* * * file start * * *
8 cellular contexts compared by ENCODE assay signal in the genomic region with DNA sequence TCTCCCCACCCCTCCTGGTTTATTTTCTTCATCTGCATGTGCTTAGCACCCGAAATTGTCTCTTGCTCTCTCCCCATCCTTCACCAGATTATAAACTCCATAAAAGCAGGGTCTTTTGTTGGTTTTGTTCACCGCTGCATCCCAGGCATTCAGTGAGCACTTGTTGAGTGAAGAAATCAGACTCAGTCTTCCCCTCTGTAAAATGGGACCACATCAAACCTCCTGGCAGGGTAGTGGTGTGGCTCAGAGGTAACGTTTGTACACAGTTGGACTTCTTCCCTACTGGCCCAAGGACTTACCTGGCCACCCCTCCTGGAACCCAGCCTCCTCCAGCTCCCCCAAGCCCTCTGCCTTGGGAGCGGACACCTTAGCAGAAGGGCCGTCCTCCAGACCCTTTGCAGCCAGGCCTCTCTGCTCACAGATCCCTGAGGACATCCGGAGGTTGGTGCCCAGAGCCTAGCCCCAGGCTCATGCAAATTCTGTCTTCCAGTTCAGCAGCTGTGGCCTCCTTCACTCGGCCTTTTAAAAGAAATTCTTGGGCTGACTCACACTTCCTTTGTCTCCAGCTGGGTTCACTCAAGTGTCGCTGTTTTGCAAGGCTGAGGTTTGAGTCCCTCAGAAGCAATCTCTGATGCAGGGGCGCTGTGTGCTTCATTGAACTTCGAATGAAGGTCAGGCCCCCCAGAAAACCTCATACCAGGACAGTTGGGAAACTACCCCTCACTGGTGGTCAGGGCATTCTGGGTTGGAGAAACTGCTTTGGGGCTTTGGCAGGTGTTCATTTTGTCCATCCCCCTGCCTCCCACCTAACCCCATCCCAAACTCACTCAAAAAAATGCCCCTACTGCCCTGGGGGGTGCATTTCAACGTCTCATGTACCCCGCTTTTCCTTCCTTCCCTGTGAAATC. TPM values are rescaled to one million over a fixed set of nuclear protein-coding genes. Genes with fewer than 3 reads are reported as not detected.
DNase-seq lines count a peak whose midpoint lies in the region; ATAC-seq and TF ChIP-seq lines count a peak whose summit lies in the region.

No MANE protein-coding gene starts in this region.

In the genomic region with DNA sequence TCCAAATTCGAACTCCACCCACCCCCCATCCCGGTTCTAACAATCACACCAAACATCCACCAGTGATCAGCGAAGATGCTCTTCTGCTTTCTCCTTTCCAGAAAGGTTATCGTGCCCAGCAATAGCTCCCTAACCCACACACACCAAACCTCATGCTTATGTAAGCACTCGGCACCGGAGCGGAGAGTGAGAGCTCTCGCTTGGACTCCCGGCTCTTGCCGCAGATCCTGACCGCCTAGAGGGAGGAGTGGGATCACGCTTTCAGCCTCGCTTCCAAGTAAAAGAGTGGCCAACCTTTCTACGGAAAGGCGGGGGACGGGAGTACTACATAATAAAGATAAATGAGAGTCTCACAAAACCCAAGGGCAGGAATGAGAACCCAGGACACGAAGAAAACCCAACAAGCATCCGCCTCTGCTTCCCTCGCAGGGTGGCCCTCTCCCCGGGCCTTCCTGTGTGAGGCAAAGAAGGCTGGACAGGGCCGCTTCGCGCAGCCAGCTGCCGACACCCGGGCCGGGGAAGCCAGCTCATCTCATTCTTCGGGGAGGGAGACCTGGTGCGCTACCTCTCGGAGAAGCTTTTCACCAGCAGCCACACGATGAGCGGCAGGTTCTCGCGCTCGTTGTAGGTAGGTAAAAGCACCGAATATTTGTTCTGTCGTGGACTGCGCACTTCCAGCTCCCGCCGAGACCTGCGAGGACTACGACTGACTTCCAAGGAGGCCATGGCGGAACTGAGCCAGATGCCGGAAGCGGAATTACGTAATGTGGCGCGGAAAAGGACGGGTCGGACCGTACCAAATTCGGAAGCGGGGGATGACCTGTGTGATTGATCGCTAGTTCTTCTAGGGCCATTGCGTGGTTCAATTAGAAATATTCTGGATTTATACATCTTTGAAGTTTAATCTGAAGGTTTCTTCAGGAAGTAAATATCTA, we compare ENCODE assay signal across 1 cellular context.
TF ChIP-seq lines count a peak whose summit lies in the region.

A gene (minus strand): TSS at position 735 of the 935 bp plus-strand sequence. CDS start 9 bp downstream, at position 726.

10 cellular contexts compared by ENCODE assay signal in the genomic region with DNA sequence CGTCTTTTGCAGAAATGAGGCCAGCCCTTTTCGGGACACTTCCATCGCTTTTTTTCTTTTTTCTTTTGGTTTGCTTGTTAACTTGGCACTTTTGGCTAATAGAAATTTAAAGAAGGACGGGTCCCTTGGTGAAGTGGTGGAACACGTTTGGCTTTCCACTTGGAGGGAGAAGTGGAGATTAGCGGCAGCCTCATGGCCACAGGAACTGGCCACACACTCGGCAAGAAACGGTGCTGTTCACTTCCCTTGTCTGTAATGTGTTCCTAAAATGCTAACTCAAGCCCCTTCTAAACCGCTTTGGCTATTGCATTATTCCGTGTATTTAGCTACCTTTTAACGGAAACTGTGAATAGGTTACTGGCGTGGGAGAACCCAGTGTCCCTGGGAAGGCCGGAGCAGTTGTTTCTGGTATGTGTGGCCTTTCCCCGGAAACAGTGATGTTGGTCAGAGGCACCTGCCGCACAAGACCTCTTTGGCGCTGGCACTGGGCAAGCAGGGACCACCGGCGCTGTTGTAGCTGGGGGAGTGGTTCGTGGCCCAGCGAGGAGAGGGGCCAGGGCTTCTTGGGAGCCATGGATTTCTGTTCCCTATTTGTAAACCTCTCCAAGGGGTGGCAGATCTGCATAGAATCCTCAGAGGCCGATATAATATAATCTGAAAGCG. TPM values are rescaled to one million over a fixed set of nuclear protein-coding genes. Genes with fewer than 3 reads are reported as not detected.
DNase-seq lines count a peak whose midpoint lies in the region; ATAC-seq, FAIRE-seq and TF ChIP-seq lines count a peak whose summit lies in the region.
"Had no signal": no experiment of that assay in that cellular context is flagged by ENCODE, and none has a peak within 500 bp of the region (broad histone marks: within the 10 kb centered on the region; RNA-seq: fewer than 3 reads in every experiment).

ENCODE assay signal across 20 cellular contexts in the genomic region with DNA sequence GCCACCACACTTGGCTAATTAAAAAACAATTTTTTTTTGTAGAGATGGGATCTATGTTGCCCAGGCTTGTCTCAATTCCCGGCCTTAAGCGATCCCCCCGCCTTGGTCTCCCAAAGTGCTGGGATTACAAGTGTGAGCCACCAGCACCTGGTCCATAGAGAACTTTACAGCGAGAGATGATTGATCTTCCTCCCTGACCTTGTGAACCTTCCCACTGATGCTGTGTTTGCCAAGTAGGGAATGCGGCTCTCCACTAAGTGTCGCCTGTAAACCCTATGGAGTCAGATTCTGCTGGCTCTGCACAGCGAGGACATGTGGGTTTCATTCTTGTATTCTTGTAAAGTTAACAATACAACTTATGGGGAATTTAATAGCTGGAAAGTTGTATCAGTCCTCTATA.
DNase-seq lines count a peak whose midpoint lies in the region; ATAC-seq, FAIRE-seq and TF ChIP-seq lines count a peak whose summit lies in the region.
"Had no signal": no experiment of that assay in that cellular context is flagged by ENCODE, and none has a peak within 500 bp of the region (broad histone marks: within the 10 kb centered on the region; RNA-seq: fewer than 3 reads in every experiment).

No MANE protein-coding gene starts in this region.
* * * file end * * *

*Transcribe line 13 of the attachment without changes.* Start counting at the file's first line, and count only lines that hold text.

No MANE protein-coding gene starts in this region.